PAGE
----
Trains could not go beyond Newark Penn Station to New York Penn Station because the locomotives are diesel-powered, and diesel locomotives cannot operate in the North River Tunnels. The introduction of ALP-45DP dual-mode locomotives allows for direct service to New York Penn Station. Limited, service to New York Penn Station started as a pilot program on March 3, 2014. Select trains scheduled to arrive at New York Penn Station provide one-seat rides to New York. This original “pilot project” schedule has been subsequently expanded to include additional trains.
Unlike the Northeast Corridor, the majority of station stops on the Raritan Valley Line are not wheelchair accessible. Newark Penn Station, Union, Cranford, Westfield, Plainfield, and Somerville are accessible, high-platform stations. Roselle Park has a high platform but does not have a ramp or elevator to the street.
Rolling StockThe Raritan Valley Line uses all diesel service, with locomotives consisting of the F40PH-2CAT, GP40PH-2(A and B) GP40FH-2, Alstom PL42AC, and GE P40DC locomotives. It originally used a 5- or 6-car set of Comet series coaches and, since late 2008, Bombardier Multilevel Series Coaches were added and replaced the Comet coaches. Most trains now consist of an PL42AC or ALP-45DP and a six-car set of Multilevels. Prior to the service and the discontinuation of ACES, the P40DC locomotives are now used on the Raritan Valley Line.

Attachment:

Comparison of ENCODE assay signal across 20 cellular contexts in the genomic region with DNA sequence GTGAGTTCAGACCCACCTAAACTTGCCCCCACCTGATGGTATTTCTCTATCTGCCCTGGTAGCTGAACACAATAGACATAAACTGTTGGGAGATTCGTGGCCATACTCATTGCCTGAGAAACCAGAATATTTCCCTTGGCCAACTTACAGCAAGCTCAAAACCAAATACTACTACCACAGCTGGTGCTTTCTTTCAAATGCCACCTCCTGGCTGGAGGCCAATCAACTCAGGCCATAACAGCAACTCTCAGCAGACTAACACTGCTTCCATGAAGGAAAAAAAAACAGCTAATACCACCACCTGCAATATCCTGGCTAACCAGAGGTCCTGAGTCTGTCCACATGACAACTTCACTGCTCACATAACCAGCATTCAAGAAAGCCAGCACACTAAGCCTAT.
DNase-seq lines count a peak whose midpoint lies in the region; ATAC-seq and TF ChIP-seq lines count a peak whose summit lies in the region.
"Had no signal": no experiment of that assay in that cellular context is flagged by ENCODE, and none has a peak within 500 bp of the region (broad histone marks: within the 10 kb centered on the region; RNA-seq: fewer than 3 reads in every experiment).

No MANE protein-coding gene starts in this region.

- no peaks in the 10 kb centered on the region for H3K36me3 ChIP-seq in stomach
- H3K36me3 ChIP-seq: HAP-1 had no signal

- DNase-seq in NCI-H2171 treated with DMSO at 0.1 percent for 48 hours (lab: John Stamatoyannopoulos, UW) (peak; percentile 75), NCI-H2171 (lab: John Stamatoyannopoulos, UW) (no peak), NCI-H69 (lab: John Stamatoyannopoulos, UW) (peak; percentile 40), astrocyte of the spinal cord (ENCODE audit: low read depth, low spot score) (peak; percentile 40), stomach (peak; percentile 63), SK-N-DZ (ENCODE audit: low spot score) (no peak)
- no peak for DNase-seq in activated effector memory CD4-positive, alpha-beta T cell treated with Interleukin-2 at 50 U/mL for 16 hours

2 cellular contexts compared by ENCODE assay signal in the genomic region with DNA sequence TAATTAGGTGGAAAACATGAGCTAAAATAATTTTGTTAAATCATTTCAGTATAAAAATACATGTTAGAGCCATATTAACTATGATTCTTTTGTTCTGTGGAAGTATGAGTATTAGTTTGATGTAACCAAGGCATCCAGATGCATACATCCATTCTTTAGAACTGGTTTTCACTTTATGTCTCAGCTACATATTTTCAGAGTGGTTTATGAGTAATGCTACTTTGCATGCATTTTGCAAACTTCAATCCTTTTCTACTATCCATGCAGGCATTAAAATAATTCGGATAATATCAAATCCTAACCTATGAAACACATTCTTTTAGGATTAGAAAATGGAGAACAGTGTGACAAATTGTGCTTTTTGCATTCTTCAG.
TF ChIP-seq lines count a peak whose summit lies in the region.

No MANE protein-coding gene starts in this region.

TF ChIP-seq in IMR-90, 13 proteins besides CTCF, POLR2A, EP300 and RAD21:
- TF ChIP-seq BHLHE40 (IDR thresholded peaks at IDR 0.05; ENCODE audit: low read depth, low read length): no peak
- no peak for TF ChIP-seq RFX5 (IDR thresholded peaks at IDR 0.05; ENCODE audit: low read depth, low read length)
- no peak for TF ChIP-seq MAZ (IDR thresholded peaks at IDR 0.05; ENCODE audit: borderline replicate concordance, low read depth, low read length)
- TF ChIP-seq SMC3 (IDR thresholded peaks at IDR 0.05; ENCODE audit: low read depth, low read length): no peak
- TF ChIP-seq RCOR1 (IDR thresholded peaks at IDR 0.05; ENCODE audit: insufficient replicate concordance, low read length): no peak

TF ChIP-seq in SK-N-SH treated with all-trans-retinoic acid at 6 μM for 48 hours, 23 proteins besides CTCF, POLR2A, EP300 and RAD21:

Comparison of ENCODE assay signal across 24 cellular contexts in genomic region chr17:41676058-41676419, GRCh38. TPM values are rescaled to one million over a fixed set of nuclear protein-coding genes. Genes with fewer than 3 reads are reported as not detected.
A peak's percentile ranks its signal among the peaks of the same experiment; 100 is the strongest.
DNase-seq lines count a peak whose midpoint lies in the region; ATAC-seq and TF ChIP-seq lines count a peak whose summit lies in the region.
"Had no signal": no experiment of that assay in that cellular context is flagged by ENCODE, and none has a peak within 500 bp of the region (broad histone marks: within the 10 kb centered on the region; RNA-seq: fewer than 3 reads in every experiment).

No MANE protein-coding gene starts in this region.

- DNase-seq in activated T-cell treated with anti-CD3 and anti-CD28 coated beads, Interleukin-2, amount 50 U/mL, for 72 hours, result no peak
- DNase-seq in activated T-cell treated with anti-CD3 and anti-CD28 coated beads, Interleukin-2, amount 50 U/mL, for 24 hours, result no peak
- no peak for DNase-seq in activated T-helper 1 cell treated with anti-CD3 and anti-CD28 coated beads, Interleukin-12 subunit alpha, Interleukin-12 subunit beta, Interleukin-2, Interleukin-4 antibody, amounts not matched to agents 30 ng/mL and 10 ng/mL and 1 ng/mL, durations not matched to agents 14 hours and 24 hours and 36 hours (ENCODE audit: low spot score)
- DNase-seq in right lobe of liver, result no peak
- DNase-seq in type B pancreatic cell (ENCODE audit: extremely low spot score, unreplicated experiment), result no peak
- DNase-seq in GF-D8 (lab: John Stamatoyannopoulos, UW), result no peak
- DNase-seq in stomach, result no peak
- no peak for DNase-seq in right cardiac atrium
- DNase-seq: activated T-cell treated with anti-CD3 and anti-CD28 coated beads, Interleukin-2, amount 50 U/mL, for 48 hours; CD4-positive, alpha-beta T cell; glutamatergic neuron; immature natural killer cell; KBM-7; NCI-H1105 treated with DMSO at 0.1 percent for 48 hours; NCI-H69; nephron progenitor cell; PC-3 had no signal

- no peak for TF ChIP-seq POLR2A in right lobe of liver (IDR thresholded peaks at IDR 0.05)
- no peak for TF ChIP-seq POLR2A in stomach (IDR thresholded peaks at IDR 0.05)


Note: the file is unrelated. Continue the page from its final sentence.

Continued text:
With the initiation of select, direct, service to New York Penn Station on the Raritan Valley Line in March 2014, dual-mode Bombardier ALP-45DP locomotives (combination diesel and electric power) were added to the RVL rolling stock to incorporate the “one-seat ride” to and from Raritan or High Bridge and Penn Station in New York. The dual-powered locomotives will remain on the RVL indefinitely.
The line’s rolling stock is stored at the Raritan Yard, the line’s only rail yard, located just west of the station. All eastbound trains change crews here and trains are normally stored here overnight. This is also one of two fueling facilities for NJT locomotives (the other is at Hoboken Terminal). All trains terminating in Newark head to the Meadows Maintenance Complex in Kearny, New Jersey, to be stored.